From: I Dreamed I Was in Paris
To write a book about traveling to Paris is like …
To write a book about staying in Paris is like …
To write a book about what I learned in Paris is like …
And finally, from: Gaia and the Etruscans:
My name is Gaia Borealis.
I was told most introductions, most self-driven non-fiction recordings, start out with a name and an insight. Well, as you can see, my name is not of the usual variety. I suppose you could say the same about my life. Of course, doesn’t everyone say that?
All my beginnings are different. Different styles, different emotions, different points of view. Sometimes the beginnings came easy — I knew the perfect start. Others I wanted to set the personality of the main character in the first paragraph..
The point of this blog is that, if you are a writer, your opening paragraph is the most important piece of writing you’ll ever do. You need to make your beginning insightful, curious, tempting, flowing, and indicative of things to come. Catch our attention. Give us a feel for the rest of the book.
What are some of your favorite opening paragraphs? I’d love to hear what sets your reading rockets off!
6 thoughts on “The Beginning Is Everything”
Aren’t we already? We just don’t know it yet … ha!
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It is for certain that “certain sentences/paragraphs appeal to different people” just as certain genres, books, subjects, book titles, etc. appeal to different people. If we could find one that appealed to all, we’d be other-worldly!!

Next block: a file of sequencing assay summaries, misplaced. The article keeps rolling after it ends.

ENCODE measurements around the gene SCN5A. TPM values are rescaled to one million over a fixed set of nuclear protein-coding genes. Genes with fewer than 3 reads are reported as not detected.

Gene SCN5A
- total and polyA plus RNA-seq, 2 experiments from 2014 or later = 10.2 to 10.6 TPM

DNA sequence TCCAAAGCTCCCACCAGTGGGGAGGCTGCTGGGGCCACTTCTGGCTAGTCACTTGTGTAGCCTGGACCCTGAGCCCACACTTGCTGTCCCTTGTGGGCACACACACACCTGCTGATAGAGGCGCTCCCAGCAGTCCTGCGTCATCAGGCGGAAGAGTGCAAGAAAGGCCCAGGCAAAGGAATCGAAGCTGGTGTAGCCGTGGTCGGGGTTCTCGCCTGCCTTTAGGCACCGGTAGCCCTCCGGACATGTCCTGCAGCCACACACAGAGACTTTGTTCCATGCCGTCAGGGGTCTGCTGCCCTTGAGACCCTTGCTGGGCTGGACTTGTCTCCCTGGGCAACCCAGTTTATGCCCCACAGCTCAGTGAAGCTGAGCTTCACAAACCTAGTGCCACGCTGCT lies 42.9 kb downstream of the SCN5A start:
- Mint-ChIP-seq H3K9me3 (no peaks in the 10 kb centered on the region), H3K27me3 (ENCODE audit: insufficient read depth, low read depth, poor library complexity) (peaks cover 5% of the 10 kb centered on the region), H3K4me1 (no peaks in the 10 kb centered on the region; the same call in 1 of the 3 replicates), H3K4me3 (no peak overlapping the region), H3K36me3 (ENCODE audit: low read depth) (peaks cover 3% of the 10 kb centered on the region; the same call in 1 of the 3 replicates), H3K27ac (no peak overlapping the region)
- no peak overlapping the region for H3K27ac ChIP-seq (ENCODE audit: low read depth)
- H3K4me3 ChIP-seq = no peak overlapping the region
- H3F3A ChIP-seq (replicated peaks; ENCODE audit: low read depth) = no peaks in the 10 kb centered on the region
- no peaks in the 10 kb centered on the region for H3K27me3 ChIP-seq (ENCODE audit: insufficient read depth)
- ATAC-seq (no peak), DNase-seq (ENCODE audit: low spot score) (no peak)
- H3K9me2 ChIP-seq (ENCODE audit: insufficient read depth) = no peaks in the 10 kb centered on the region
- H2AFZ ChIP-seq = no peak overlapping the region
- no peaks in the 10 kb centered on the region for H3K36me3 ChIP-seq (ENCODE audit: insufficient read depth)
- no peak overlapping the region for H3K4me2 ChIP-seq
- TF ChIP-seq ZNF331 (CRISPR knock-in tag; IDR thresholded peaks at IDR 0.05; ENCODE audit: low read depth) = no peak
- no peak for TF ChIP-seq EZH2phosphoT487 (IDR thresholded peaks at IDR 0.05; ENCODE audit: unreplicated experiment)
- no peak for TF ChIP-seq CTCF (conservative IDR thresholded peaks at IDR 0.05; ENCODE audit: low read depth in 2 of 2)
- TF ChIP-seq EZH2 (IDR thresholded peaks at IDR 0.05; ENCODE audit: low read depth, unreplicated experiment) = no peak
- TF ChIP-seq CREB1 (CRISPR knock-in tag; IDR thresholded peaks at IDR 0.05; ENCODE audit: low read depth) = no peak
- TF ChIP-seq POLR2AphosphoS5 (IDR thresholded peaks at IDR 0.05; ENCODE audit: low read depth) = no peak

That is one of the most powerful opening lines ever. Maybe it’s just certain sentences/paragraphs appeal to different people. I myself love being knocked over by an intense beginning of a book or story. And having written for many years, that talent still escapes me. I mean, it’s like I get *this close* to a knockout sentence, but I don’t quite have the panache to pull it off. But I keep trying.
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I was intrigued by your comment, “your opening paragraph is the most important piece of writing you’ll ever do.” Truth be known, I had heard that before, but it never struck me quite the way it did today in your post. My favorite opening sentence? Hmmm … let me think… “When God began creating the heavens and the earth, the earth was at first a shapeless, chaotic mass, with the Spirit of God brooding over the dark vapors.” from The Living Bible.
I love your quote. There are a lot of great opening lines/paragraphs out there — I try and take inspiration from them. And thank you for the Gaia comment — she is a unique individual, an astralologer, and, from the book, a space traveller!
My favourite opening line is from Jane Austen’s Pride and Prejudice, It is a truth universally acknowledged, that a single man in possession of a good fortune, must be in want of a wife. It makes me smile every time I see it as I know it will be a witty and clever book, which it is. I like your opening lines, especially the one from Gaia and the Etruscans.